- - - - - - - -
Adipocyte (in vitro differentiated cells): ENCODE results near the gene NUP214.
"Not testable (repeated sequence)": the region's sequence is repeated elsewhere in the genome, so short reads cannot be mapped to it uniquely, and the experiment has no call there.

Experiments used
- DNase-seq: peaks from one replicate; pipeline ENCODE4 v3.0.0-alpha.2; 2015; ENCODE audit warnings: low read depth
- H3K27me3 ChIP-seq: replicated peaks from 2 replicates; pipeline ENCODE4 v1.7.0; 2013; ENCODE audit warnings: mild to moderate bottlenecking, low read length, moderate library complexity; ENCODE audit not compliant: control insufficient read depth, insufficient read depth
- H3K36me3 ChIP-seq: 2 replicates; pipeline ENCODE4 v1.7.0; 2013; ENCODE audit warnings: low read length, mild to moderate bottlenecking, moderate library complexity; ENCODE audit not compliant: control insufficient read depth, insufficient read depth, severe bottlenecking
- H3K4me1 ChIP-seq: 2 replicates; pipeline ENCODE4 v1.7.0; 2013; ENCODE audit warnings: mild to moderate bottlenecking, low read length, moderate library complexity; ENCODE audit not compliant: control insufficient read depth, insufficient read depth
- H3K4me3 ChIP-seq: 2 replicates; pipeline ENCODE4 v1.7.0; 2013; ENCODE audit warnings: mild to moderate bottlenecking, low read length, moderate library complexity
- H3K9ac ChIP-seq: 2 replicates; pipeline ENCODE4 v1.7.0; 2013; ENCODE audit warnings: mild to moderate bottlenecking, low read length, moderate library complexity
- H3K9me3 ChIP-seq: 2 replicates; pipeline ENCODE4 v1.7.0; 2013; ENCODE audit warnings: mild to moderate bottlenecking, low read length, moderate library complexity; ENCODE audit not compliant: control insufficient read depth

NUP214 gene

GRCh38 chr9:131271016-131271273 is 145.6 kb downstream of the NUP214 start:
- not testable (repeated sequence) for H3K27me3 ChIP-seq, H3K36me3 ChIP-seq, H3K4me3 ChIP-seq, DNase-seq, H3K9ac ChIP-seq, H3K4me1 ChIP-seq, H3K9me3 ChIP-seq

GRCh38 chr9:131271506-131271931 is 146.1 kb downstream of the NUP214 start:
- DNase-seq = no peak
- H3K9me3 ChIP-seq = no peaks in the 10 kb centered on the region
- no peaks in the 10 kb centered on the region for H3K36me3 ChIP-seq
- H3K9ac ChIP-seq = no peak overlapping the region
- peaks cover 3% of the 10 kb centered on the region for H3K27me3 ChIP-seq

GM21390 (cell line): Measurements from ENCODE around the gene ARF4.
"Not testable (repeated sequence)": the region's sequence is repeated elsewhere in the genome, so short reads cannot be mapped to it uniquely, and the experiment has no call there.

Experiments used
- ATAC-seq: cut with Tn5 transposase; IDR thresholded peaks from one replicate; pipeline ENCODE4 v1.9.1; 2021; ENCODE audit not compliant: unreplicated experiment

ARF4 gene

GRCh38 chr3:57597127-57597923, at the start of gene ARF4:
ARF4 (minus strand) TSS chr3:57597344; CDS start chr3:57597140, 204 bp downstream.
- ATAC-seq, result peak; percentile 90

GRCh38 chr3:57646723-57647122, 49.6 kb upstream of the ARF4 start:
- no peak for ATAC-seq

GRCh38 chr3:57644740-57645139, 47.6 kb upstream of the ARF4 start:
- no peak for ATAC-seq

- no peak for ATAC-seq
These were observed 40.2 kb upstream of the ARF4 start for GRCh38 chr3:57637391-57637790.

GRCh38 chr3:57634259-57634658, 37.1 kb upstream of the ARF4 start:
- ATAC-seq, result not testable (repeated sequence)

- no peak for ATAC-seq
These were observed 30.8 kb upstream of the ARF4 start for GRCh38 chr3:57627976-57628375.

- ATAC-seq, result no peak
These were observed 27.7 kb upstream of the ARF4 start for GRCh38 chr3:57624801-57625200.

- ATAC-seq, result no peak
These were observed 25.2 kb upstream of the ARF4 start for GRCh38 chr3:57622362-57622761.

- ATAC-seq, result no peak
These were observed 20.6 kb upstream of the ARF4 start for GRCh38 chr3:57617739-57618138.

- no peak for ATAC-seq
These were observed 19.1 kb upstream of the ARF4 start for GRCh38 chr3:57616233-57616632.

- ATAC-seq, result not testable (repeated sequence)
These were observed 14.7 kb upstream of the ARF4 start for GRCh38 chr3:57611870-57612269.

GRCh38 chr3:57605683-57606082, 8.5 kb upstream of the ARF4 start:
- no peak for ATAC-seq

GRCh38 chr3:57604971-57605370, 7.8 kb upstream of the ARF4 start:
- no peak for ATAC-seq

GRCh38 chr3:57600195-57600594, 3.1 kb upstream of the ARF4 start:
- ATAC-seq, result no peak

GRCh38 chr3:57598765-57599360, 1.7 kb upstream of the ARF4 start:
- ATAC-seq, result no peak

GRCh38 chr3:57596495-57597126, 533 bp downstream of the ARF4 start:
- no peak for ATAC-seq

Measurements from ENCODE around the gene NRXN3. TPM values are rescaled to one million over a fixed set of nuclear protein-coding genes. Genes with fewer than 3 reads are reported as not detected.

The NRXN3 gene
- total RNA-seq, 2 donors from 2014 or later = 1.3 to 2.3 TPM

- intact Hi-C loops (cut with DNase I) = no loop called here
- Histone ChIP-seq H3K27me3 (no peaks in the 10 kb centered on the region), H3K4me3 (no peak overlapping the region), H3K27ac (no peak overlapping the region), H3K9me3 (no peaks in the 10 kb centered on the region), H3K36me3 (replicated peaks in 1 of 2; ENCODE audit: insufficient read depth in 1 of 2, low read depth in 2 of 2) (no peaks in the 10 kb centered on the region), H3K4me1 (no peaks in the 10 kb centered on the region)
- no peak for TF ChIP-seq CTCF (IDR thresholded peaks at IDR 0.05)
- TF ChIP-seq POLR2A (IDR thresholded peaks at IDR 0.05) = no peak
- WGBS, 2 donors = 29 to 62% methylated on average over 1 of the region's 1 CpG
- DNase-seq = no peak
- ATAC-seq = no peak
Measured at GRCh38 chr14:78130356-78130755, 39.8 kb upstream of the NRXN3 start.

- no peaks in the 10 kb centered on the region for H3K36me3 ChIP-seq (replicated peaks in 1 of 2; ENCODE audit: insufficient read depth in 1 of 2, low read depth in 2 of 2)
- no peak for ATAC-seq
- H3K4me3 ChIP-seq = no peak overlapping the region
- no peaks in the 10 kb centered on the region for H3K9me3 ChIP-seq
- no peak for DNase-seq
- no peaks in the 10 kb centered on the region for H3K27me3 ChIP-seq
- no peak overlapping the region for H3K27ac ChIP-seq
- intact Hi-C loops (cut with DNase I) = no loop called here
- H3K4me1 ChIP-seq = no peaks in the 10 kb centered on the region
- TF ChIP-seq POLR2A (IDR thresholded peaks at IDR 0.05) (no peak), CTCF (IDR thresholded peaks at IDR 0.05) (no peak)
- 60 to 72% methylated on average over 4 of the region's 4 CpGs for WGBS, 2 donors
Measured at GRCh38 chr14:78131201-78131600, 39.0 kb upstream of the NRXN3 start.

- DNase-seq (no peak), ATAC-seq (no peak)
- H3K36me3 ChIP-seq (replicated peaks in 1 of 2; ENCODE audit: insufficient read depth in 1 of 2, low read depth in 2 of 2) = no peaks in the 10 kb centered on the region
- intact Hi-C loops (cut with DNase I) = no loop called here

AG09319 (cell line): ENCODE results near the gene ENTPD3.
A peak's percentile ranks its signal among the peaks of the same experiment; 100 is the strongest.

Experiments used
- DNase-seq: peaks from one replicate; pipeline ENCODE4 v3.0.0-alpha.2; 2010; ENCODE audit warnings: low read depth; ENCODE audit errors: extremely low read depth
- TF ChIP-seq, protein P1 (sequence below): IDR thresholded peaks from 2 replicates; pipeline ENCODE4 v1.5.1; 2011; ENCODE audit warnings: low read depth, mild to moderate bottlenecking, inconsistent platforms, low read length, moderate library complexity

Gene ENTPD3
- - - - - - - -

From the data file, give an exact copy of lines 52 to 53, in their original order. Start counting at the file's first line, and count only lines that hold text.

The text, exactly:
GRCh38 chr3:57600195-57600594, 3.1 kb upstream of the ARF4 start:
- ATAC-seq, result no peak